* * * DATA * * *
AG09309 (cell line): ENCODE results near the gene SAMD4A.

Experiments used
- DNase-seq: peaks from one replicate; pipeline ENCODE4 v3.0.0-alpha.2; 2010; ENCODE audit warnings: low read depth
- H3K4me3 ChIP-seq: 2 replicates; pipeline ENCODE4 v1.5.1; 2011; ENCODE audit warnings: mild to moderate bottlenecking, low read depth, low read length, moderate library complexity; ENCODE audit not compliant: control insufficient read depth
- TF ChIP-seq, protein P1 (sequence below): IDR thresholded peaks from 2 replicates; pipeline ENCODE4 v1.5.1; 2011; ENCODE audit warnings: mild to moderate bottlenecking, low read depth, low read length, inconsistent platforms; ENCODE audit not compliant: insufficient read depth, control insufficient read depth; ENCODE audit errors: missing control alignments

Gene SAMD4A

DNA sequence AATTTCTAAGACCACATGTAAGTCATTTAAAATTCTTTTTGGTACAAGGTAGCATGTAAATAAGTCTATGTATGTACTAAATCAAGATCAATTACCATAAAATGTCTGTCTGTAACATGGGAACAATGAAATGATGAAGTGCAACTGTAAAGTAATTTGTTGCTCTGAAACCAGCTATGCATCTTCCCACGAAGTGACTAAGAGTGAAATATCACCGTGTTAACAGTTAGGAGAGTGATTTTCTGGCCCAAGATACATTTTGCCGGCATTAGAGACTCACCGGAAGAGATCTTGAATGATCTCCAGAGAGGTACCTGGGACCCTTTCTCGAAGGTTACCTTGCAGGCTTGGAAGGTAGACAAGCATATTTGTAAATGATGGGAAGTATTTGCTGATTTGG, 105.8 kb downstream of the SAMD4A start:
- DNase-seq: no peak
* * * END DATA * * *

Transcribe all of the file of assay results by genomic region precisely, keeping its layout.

AG09309 (cell line): ENCODE results near the gene SAMD4A.

Experiments used
- DNase-seq: peaks from one replicate; pipeline ENCODE4 v3.0.0-alpha.2; 2010; ENCODE audit warnings: low read depth
- H3K4me3 ChIP-seq: 2 replicates; pipeline ENCODE4 v1.5.1; 2011; ENCODE audit warnings: mild to moderate bottlenecking, low read depth, low read length, moderate library complexity; ENCODE audit not compliant: control insufficient read depth
- TF ChIP-seq, protein P1 (sequence below): IDR thresholded peaks from 2 replicates; pipeline ENCODE4 v1.5.1; 2011; ENCODE audit warnings: mild to moderate bottlenecking, low read depth, low read length, inconsistent platforms; ENCODE audit not compliant: insufficient read depth, control insufficient read depth; ENCODE audit errors: missing control alignments

Gene SAMD4A

DNA sequence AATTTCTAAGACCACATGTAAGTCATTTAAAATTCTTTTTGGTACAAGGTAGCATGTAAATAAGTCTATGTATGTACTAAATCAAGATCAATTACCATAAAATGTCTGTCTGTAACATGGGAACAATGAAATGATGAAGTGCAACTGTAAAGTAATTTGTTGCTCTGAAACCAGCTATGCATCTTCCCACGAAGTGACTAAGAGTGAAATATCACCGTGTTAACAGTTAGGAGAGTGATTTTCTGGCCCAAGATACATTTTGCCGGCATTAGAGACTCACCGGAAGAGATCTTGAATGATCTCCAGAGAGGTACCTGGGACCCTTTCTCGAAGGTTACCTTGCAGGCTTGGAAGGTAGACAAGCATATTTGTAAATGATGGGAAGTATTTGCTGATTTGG, 105.8 kb downstream of the SAMD4A start:
- DNase-seq: no peak